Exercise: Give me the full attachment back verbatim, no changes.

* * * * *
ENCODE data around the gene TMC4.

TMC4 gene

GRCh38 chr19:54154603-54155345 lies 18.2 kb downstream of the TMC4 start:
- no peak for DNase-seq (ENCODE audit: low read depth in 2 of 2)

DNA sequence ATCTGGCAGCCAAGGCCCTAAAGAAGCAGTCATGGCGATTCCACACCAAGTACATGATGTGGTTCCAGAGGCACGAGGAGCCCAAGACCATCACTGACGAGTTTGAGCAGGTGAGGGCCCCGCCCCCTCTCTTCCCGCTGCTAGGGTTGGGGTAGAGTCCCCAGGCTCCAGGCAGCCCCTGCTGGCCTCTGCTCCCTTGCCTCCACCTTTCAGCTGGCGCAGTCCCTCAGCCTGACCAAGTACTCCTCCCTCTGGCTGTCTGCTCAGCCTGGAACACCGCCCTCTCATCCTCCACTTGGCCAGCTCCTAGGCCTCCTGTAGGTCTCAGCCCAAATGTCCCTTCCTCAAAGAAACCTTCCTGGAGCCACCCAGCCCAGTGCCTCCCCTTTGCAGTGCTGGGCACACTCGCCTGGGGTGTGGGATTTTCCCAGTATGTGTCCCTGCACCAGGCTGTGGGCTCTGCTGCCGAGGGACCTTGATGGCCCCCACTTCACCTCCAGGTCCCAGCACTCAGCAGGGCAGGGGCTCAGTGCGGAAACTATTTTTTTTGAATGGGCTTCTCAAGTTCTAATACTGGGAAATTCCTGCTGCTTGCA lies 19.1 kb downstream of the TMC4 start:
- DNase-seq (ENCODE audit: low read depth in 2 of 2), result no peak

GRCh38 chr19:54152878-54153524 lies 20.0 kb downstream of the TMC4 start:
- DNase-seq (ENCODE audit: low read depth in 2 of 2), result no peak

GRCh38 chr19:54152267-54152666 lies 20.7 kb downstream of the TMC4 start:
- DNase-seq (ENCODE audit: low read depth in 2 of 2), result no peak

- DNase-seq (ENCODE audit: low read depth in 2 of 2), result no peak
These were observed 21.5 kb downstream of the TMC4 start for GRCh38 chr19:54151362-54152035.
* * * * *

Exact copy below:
ENCODE data around the gene TMC4.

TMC4 gene

GRCh38 chr19:54154603-54155345 lies 18.2 kb downstream of the TMC4 start:
- no peak for DNase-seq (ENCODE audit: low read depth in 2 of 2)

DNA sequence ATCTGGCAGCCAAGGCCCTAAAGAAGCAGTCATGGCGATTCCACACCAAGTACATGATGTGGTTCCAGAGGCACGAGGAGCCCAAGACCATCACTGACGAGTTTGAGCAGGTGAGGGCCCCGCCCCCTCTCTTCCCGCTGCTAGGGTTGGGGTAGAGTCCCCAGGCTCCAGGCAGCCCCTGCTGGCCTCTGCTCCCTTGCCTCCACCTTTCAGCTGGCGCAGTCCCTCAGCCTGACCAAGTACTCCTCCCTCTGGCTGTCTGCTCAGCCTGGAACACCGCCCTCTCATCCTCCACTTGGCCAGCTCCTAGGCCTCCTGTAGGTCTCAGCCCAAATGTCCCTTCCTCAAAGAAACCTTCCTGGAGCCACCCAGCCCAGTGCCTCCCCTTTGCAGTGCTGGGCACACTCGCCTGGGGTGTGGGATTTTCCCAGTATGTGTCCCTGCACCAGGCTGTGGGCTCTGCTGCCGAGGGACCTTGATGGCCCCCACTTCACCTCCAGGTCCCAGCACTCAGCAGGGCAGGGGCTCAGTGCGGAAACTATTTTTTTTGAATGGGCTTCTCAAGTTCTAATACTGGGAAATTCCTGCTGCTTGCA lies 19.1 kb downstream of the TMC4 start:
- DNase-seq (ENCODE audit: low read depth in 2 of 2), result no peak

GRCh38 chr19:54152878-54153524 lies 20.0 kb downstream of the TMC4 start:
- DNase-seq (ENCODE audit: low read depth in 2 of 2), result no peak

GRCh38 chr19:54152267-54152666 lies 20.7 kb downstream of the TMC4 start:
- DNase-seq (ENCODE audit: low read depth in 2 of 2), result no peak

- DNase-seq (ENCODE audit: low read depth in 2 of 2), result no peak
These were observed 21.5 kb downstream of the TMC4 start for GRCh38 chr19:54151362-54152035.